Argentina hands Israel thousands of WWII files to probe aid to Nazis
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Argentina hands Israel thousands of WWII files to probe aid to Nazis

140,000 documents given to Netanyahu to uncover help Buenos Aires gave to war criminals seeking refuge after Holocaust

Israeli Prime Minister Benjamin Netanyahu, left, shakes hands with Argentina's President Mauricio Macri before a working meeting at the Casa Rosada presidential house in Buenos Aires on September 12, 2017.  (AFP / JUAN MABROMATA)
Israeli Prime Minister Benjamin Netanyahu, left, shakes hands with Argentina's President Mauricio Macri before a working meeting at the Casa Rosada presidential house in Buenos Aires on September 12, 2017. (AFP / JUAN MABROMATA)

BUENOS AIRES, Argentina — Argentina on Tuesday gave Israel thousands of World War II era documents during a visit by Prime Minister Benjamin Netanyahu that he says marks “a new dawn” in his country’s relationship with Latin America.

The digital documents delivered by President Mauricio Macri include nearly 140,000 secret files and photographs from 1939-1950. They include letters, telegrams and reports that were digitized by Argentina and the US Holocaust Memorial Museum in Washington.

“We have delivered these digitalized historical documents about the Holocaust so that the state of Israel can make sure that they are investigated,” Macri told Netanyahu after giving him a box containing five hard drives. “This is very important for us.”

The documents will clarify what help Argentina provided to Nazi criminals after the war.

Original negatives, the first photos of Adolf Eichmann in Argentina in 1960, and the Leica 35mm camera that was used, are displayed in the “Operation Finale: The Capture & Trial of Adolf Eichmann” exhibit at the Museum of Jewish Heritage, in New York, Friday, July 14, 2017. (AP Photo/Richard Drew)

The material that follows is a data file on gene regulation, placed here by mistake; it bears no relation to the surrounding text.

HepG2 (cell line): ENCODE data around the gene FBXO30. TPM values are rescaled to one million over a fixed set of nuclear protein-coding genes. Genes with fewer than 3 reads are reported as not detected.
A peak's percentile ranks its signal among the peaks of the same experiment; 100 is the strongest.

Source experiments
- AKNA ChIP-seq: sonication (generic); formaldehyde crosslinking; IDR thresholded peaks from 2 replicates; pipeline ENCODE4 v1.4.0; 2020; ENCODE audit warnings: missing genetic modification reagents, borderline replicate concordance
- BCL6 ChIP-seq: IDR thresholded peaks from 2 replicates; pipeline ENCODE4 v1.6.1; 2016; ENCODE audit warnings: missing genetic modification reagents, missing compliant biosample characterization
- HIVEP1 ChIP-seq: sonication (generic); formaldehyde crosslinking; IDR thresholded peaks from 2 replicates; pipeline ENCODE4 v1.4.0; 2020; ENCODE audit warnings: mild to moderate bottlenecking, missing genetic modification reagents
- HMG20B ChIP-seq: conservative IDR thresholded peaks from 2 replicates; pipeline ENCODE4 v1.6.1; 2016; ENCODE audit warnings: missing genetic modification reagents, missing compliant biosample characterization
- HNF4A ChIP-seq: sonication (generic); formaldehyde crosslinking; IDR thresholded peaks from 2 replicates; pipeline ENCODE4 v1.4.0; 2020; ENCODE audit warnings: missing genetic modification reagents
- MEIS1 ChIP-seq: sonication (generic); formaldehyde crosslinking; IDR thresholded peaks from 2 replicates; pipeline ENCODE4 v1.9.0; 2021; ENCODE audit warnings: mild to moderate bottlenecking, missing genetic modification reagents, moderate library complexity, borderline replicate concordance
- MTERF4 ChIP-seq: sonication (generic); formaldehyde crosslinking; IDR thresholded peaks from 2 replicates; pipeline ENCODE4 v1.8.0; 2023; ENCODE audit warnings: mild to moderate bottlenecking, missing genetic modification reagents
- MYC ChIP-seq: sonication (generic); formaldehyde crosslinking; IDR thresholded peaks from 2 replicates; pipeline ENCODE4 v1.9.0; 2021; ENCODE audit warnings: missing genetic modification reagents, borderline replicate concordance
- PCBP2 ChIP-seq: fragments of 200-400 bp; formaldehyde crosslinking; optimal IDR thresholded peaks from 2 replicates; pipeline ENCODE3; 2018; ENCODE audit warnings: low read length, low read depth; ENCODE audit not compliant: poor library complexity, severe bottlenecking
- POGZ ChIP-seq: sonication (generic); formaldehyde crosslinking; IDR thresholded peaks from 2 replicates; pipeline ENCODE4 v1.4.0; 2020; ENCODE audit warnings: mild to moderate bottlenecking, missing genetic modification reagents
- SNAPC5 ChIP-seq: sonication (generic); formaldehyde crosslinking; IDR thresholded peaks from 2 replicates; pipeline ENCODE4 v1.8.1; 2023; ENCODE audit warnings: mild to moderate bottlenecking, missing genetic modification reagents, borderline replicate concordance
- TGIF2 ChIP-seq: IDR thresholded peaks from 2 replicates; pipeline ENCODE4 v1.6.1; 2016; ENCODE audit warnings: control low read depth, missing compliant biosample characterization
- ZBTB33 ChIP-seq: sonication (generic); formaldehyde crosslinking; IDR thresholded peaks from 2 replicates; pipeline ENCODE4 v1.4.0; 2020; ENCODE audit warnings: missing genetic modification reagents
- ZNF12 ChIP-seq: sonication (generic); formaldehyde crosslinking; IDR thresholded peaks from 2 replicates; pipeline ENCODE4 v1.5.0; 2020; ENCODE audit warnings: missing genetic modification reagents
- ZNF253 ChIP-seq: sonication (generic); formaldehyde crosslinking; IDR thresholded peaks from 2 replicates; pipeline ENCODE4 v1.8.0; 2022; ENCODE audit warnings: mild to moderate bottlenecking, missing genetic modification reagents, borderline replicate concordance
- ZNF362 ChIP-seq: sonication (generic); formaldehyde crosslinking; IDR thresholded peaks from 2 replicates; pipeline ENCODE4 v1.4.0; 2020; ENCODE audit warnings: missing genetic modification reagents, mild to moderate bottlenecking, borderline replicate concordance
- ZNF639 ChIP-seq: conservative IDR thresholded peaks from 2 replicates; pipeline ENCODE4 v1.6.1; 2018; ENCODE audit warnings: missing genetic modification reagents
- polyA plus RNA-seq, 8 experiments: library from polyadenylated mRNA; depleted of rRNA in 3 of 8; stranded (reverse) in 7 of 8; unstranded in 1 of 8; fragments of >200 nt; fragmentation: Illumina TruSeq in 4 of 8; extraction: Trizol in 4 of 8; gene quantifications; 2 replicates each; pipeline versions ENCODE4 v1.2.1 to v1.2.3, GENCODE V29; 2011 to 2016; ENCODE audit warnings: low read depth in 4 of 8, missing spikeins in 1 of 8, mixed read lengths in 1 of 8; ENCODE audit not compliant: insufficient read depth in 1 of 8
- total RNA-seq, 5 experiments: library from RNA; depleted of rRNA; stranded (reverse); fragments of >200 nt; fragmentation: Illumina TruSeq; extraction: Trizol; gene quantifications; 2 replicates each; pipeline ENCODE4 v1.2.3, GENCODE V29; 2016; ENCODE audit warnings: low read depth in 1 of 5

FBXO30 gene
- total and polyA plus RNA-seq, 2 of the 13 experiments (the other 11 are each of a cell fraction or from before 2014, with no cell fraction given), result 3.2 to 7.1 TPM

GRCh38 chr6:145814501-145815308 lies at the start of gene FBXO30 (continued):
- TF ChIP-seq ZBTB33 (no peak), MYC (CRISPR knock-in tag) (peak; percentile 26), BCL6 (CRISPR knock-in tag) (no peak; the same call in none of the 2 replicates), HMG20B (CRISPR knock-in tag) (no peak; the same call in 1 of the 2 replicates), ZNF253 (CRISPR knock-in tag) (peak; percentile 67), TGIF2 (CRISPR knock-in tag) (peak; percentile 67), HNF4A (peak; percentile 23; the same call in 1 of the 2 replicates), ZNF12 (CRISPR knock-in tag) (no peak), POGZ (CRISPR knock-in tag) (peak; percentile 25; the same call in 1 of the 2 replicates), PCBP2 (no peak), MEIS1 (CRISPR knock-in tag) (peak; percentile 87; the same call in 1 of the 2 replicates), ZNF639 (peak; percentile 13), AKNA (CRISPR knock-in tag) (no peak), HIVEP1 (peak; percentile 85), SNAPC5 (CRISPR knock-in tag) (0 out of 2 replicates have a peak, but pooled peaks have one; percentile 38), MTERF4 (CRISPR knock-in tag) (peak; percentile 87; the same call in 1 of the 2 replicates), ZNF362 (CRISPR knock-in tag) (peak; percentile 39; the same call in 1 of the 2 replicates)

Argentina remained neutral during the war but later became a refuge for fleeing Nazi criminals, including some of the most notorious, like Adolf Eichmann. Today, it has Latin America’s largest Jewish community and of the world’s biggest.

Claudio Avruj, Argentina’s secretary of human rights, told JTA that the documents “will help us to know the truth.” He said their delivery to Israel reaffirms the leadership that Argentina has regionally in Holocaust research.

Argentina is the only regional member of the United Nations International Holocaust Remembrance Alliance, formerly the Task Force for International Cooperation on Holocaust Education, Remembrance and Research, or ITF.

Among the documents are the communications between Argentina and countries involved in the war —  as well as information sent by the Argentine Embassy in Germany. Some documents also contain records related to the blacklist of Jews, among others.

 

Israeli Prime Minister Benjamin Netanyahu and his wife Sara take part at a ceremony at the site of the 1992 attack at the Israeli embassy in Buenos Aires, Argentina, on September 11, 2017 (Avi Ohayon/GPO)

Netanyahu arrived Monday in Buenos Aires for the first visit by an Israeli leader to the region since Israel’s creation in 1948. He is also scheduled to visit Colombia and Mexico before going to New York, where he will address the UN General Assembly.

“It’s incredible that in 70 years of Israel, no prime minister visited any country in the Western Hemisphere south than the United States,” Netanyahu said. “We are beginning here the dawn of a new era and not accidentally we begin it here in Argentina.”

Macri at the meeting with Netanyahu said Argentina will work “together with Israel and our allies against terrorism.”

He also announced that Vice President Gabriela Michetti will visit Israel.

 

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